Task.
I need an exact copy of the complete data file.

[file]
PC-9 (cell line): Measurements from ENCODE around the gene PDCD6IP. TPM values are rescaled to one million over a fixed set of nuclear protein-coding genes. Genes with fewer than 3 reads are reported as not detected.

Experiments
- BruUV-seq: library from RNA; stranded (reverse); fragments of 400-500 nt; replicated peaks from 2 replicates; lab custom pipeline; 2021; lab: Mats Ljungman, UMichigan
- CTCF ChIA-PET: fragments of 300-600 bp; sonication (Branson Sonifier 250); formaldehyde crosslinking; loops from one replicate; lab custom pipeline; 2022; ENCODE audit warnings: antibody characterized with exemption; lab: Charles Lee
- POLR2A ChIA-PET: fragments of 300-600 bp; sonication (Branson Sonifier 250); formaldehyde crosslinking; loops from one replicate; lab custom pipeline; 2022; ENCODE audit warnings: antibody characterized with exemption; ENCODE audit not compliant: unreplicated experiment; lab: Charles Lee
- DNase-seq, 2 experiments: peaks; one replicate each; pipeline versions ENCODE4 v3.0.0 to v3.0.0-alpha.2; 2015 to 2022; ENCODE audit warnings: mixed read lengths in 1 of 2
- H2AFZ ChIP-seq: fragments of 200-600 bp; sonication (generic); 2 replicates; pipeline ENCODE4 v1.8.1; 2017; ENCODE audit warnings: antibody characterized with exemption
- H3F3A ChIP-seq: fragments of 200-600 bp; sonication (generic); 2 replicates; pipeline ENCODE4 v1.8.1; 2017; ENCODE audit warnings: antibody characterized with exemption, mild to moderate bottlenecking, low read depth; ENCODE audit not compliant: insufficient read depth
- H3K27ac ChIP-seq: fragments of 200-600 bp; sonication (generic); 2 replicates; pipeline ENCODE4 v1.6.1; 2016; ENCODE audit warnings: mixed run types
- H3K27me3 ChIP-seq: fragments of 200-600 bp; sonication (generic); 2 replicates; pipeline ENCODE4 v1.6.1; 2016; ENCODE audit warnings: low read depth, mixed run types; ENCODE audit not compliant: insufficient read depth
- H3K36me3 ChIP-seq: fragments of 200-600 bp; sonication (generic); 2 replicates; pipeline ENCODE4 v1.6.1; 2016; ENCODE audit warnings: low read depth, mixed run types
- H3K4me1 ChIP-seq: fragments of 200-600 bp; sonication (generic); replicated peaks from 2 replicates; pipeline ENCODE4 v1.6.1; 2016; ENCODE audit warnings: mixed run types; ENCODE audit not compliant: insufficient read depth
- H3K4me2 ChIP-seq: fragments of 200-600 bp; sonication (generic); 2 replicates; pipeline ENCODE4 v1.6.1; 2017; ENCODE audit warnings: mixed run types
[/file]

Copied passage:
PC-9 (cell line): Measurements from ENCODE around the gene PDCD6IP. TPM values are rescaled to one million over a fixed set of nuclear protein-coding genes. Genes with fewer than 3 reads are reported as not detected.

Experiments
- BruUV-seq: library from RNA; stranded (reverse); fragments of 400-500 nt; replicated peaks from 2 replicates; lab custom pipeline; 2021; lab: Mats Ljungman, UMichigan
- CTCF ChIA-PET: fragments of 300-600 bp; sonication (Branson Sonifier 250); formaldehyde crosslinking; loops from one replicate; lab custom pipeline; 2022; ENCODE audit warnings: antibody characterized with exemption; lab: Charles Lee
- POLR2A ChIA-PET: fragments of 300-600 bp; sonication (Branson Sonifier 250); formaldehyde crosslinking; loops from one replicate; lab custom pipeline; 2022; ENCODE audit warnings: antibody characterized with exemption; ENCODE audit not compliant: unreplicated experiment; lab: Charles Lee
- DNase-seq, 2 experiments: peaks; one replicate each; pipeline versions ENCODE4 v3.0.0 to v3.0.0-alpha.2; 2015 to 2022; ENCODE audit warnings: mixed read lengths in 1 of 2
- H2AFZ ChIP-seq: fragments of 200-600 bp; sonication (generic); 2 replicates; pipeline ENCODE4 v1.8.1; 2017; ENCODE audit warnings: antibody characterized with exemption
- H3F3A ChIP-seq: fragments of 200-600 bp; sonication (generic); 2 replicates; pipeline ENCODE4 v1.8.1; 2017; ENCODE audit warnings: antibody characterized with exemption, mild to moderate bottlenecking, low read depth; ENCODE audit not compliant: insufficient read depth
- H3K27ac ChIP-seq: fragments of 200-600 bp; sonication (generic); 2 replicates; pipeline ENCODE4 v1.6.1; 2016; ENCODE audit warnings: mixed run types
- H3K27me3 ChIP-seq: fragments of 200-600 bp; sonication (generic); 2 replicates; pipeline ENCODE4 v1.6.1; 2016; ENCODE audit warnings: low read depth, mixed run types; ENCODE audit not compliant: insufficient read depth
- H3K36me3 ChIP-seq: fragments of 200-600 bp; sonication (generic); 2 replicates; pipeline ENCODE4 v1.6.1; 2016; ENCODE audit warnings: low read depth, mixed run types
- H3K4me1 ChIP-seq: fragments of 200-600 bp; sonication (generic); replicated peaks from 2 replicates; pipeline ENCODE4 v1.6.1; 2016; ENCODE audit warnings: mixed run types; ENCODE audit not compliant: insufficient read depth
- H3K4me2 ChIP-seq: fragments of 200-600 bp; sonication (generic); 2 replicates; pipeline ENCODE4 v1.6.1; 2017; ENCODE audit warnings: mixed run types